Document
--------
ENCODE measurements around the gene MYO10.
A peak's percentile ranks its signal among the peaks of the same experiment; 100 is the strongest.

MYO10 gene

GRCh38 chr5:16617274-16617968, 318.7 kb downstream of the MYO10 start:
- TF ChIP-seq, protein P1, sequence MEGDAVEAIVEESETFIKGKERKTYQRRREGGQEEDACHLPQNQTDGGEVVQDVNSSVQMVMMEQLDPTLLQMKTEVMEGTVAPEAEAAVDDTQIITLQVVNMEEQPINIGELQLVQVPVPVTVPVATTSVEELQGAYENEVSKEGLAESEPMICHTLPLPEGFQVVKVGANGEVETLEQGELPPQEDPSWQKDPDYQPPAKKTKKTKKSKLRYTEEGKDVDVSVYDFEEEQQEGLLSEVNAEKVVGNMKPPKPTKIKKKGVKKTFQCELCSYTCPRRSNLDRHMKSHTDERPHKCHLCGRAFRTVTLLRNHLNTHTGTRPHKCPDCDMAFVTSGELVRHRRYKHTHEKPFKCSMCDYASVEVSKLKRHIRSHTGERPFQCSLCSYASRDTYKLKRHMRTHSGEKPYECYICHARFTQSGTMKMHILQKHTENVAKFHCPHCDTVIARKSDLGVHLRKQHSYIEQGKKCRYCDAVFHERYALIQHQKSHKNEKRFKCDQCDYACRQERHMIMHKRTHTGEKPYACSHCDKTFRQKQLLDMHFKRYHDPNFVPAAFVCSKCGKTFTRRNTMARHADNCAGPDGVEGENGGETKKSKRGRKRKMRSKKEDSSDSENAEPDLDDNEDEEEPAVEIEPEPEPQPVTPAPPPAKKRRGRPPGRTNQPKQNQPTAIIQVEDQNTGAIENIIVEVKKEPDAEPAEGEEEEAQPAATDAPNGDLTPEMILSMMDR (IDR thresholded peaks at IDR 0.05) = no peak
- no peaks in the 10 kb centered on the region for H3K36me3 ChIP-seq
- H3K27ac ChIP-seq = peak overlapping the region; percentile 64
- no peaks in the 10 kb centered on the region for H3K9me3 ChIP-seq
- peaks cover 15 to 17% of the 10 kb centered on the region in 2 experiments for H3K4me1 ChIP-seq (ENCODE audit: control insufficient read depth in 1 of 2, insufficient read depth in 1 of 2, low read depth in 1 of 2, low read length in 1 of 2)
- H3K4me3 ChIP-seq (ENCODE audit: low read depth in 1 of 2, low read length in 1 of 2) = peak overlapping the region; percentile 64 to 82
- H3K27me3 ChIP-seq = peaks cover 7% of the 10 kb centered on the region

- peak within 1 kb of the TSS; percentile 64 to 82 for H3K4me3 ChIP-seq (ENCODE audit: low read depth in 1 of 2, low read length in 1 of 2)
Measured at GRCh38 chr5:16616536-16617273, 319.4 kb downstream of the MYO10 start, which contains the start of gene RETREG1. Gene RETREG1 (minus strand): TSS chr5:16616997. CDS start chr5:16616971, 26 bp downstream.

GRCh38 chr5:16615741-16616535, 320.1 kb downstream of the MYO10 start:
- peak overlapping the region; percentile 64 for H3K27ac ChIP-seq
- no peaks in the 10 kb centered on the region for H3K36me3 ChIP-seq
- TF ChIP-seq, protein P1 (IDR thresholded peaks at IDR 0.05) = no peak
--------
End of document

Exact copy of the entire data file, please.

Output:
ENCODE measurements around the gene MYO10.
A peak's percentile ranks its signal among the peaks of the same experiment; 100 is the strongest.

MYO10 gene

GRCh38 chr5:16617274-16617968, 318.7 kb downstream of the MYO10 start:
- TF ChIP-seq, protein P1, sequence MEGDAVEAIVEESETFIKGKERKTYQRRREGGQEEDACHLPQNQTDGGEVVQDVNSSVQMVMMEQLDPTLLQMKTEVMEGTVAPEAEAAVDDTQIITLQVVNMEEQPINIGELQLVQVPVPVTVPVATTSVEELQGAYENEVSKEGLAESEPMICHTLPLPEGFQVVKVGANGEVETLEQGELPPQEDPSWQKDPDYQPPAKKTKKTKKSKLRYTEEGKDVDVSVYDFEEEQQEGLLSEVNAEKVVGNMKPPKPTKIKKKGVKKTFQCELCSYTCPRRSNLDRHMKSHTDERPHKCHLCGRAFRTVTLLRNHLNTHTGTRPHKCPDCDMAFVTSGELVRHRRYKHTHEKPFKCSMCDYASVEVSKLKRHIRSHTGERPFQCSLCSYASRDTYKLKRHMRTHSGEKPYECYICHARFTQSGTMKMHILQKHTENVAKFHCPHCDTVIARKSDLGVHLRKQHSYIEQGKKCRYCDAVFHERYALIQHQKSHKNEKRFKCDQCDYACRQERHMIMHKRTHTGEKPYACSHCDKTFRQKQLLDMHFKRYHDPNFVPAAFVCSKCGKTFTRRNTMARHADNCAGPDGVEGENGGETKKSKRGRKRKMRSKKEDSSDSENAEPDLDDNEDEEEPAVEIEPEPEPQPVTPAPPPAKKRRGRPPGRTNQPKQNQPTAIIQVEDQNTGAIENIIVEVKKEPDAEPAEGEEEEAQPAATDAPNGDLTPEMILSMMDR (IDR thresholded peaks at IDR 0.05) = no peak
- no peaks in the 10 kb centered on the region for H3K36me3 ChIP-seq
- H3K27ac ChIP-seq = peak overlapping the region; percentile 64
- no peaks in the 10 kb centered on the region for H3K9me3 ChIP-seq
- peaks cover 15 to 17% of the 10 kb centered on the region in 2 experiments for H3K4me1 ChIP-seq (ENCODE audit: control insufficient read depth in 1 of 2, insufficient read depth in 1 of 2, low read depth in 1 of 2, low read length in 1 of 2)
- H3K4me3 ChIP-seq (ENCODE audit: low read depth in 1 of 2, low read length in 1 of 2) = peak overlapping the region; percentile 64 to 82
- H3K27me3 ChIP-seq = peaks cover 7% of the 10 kb centered on the region

- peak within 1 kb of the TSS; percentile 64 to 82 for H3K4me3 ChIP-seq (ENCODE audit: low read depth in 1 of 2, low read length in 1 of 2)
Measured at GRCh38 chr5:16616536-16617273, 319.4 kb downstream of the MYO10 start, which contains the start of gene RETREG1. Gene RETREG1 (minus strand): TSS chr5:16616997. CDS start chr5:16616971, 26 bp downstream.

GRCh38 chr5:16615741-16616535, 320.1 kb downstream of the MYO10 start:
- peak overlapping the region; percentile 64 for H3K27ac ChIP-seq
- no peaks in the 10 kb centered on the region for H3K36me3 ChIP-seq
- TF ChIP-seq, protein P1 (IDR thresholded peaks at IDR 0.05) = no peak